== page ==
Plawecki hit .217 with a .287 slugging percentage, a .545 OPS, and a -1.2 WAR with Boston in 2022. 

Christian Vazquez was one of only two veterans with expiring contracts that seemed to have their heads on straight and say all the right things publicly last season. A veteran backstop through and through, Vazquez’ only public acknowledgements of his contract status were cries of family and pulling together as a team no matter what. Of course, he was also the only key cog to actually be traded at the deadline. 

The other key veteran who never strayed off the reservation last season? Kiké Hernandez.

Kiké had a wretched 2022 due to a hip ailment that nagged at him all season until he had it surgically repaired. But even after enduring surgery and a lengthy recovery, only to return to a failing team engulfed in upheaval, he opted to stay. It would have been simple for Hernandez to play off 2022 as an inconclusive year wrecked by injuries, then seek a new beginning elsewhere for a couple years at seven or eight million dollars per. Yet he decided to stick it out in Boston for one year at $10 million to help usher in the new regime. 

Regardless if one or all or none of those outgoing core players brought toxic energy to Fenway every night, Kiké Hernandez’ comments reverberate around New England like a gunshot fired in an industrial shipping container. After determining that the attitude in the locker room needed to change, Kiké strove to bring in guys like Justin Turner and Kenley Jansen to help him cultivate a fun, loose environment that is evidently the antithesis of the clubhouse aura from 2022. 

With these actions — acknowledging the old on-field leadership’s shortcomings while endorsing management’s movement toward the future — Hernandez has positioned himself as the guy in the Red Sox clubhouse. Bogaerts unofficially took over after Papi’s retirement and the tragic degeneration of Pedroia’s body. Now Kiké, as fervently and charismatically as ever, has planted his flag firmly into Fenway’s outfield; a lightning rod with a sick glove and a resume of late-season heroics.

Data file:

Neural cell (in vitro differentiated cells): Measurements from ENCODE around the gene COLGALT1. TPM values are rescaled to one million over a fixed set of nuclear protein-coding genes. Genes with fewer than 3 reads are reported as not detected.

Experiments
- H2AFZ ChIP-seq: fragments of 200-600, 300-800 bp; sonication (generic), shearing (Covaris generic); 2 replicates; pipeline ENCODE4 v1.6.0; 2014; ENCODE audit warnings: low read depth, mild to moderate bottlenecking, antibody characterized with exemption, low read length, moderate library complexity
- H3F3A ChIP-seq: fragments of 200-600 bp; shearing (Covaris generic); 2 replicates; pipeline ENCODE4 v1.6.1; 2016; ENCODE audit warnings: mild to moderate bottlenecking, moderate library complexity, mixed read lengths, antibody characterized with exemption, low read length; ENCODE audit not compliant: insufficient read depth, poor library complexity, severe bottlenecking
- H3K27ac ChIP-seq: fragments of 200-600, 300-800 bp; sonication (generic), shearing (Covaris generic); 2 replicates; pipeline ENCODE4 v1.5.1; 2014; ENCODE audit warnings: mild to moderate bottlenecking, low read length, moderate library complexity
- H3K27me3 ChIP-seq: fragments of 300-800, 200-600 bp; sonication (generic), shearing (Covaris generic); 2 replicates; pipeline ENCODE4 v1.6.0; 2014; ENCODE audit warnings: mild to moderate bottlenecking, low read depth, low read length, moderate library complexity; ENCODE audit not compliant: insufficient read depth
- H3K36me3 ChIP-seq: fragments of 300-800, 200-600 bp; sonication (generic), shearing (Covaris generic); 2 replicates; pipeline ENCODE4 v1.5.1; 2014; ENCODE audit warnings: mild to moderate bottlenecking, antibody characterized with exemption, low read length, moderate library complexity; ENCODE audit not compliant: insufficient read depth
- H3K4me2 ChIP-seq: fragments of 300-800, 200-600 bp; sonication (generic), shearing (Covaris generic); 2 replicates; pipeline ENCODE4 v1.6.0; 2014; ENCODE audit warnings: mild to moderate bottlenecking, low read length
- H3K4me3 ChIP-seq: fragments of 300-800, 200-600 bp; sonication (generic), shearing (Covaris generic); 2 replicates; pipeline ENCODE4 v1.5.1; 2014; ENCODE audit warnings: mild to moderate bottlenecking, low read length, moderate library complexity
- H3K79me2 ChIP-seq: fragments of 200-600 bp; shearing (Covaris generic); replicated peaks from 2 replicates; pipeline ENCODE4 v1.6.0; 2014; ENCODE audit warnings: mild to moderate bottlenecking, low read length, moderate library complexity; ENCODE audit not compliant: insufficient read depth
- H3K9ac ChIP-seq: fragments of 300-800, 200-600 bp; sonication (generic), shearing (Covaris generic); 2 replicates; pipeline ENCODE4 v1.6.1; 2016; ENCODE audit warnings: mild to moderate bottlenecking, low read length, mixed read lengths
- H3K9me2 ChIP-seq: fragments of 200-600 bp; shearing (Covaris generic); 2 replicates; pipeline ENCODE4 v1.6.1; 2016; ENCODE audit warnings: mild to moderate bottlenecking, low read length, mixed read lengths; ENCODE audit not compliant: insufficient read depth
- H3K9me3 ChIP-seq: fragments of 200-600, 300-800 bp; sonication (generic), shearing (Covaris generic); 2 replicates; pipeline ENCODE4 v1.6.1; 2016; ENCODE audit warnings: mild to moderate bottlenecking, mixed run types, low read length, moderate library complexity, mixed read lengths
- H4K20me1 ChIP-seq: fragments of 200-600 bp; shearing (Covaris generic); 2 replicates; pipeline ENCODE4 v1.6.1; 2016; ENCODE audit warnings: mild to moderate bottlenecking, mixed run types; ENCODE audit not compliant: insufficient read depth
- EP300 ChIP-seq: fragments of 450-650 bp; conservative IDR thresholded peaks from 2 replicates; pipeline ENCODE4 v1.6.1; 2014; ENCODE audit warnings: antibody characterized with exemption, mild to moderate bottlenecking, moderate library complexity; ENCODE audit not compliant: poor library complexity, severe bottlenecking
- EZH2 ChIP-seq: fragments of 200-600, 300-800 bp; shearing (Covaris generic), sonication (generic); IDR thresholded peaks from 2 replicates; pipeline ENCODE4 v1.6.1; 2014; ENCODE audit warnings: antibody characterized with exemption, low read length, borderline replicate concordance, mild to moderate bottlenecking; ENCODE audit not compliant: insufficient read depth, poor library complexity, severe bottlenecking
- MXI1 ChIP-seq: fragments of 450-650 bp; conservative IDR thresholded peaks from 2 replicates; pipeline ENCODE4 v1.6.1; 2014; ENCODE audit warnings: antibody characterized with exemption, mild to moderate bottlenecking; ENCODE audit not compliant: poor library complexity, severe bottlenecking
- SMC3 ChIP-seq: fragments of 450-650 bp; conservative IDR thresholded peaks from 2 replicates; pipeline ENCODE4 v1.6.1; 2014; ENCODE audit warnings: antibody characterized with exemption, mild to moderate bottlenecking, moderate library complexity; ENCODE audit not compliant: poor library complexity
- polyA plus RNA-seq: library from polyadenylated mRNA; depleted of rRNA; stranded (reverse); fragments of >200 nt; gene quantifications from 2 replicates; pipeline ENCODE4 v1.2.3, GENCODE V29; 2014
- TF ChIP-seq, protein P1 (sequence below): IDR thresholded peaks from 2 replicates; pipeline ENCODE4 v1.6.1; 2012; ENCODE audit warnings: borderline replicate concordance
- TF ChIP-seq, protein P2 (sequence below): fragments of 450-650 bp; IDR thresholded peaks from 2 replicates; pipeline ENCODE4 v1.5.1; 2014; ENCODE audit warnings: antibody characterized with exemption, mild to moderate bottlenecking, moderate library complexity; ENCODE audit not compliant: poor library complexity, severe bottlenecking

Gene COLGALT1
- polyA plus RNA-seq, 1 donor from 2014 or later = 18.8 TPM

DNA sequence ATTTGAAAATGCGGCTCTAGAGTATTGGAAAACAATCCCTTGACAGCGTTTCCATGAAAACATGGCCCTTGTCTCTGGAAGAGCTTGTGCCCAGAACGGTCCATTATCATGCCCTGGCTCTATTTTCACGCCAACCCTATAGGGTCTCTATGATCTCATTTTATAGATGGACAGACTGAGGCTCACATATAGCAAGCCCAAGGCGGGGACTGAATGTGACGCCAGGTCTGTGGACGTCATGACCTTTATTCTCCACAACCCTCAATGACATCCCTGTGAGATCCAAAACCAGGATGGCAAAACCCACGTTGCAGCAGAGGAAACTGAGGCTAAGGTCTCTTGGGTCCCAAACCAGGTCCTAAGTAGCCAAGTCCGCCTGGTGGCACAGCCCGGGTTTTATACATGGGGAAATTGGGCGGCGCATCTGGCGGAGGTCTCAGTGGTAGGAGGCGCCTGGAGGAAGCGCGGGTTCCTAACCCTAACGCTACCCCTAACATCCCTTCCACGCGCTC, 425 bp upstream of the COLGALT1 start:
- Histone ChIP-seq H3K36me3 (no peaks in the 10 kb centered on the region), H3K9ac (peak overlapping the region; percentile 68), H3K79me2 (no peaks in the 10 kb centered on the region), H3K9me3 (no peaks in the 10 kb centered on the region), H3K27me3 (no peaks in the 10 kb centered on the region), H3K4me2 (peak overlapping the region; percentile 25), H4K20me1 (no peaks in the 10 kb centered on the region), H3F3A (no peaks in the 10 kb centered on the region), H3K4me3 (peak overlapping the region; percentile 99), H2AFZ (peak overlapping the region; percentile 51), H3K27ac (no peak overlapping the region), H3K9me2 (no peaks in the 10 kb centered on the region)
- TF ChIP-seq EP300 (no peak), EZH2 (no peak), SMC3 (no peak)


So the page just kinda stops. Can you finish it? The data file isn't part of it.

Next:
By all accounts, he’s always been the kind of teammate players love. Always happy, bristling with energy, willing to play all over the field, and great at barreling up fastballs. Alex Cora specifically targeted him in the offseason before 2021, after which Kiké established himself as an elite center fielder and enjoyed a postseason that will be remembered by Red Sox fans for quite some time. That playoff run (.408 BA, 5 HR, 9 RBI, 9 R, 1.139 OPS, a handful of postseason records) cemented Hernandez as a fan favorite in Boston. It’s also the main reason that every fan will embrace the idea of him as the new alpha dog in the locker room. 

When you think about it, he’s the only true candidate for the job. Rafael Devers hasn’t yet mastered the intricacies of the English language. Chris Sale hasn’t yet mastered the intricacies of riding a bicycle. John Schreiber has only played one above average season. Nick Pivetta is too nuts. Garrett Whitlock and Tanner Houck are too young. Alex Verdugo is too dumb. Justin Turner, Chris Martin, and Kenley Janson are too new (Christ, there are a lot of Dodgers on this team). 

Being the leadoff hitter and center fielder of a team that makes the ALCS in your first year on the job buys a considerable amount of cache with ticket buyers. Throw in the insane postseason, the dirt-doggery, and the fact that he’ll be moving from center field to shortstop, the same hallowed ground that Saint Xander just abdicated, and it almost makes too much sense. 

Kiké is the only guy on the team that Red Sox fans could forgive for admonishing the outgoing leaders. He’s still technically new to Boston, and he’s only had one strong season here. But he’s made enough noise on the field and garnered enough good will in that short time for his style of play, his charisma, and his apparent love for the team that he is, somehow, the perfect fit.

He’s John Farrell replacing Bobby Valentine in 2013. He’s Paul McCartney playing the Super Bowl halftime show the year after Janet Jackson showed off her nip to football fans of all ages.

He’s the safe choice. And he’s embracing it. 

And Red Sox fans will embrace him for it. However they feel about the departures of Bogaerts, Martinez, Vazquez, Eovaldi, and (I guess) Plawecki, they will all back Kiké Hernandez as the emotional leader of the 2023 squad.

That makes a total of one person in a leadership position at 4 Jersey Street that is universally supported by the fans. 

Hey, that’s a start. 


By Luke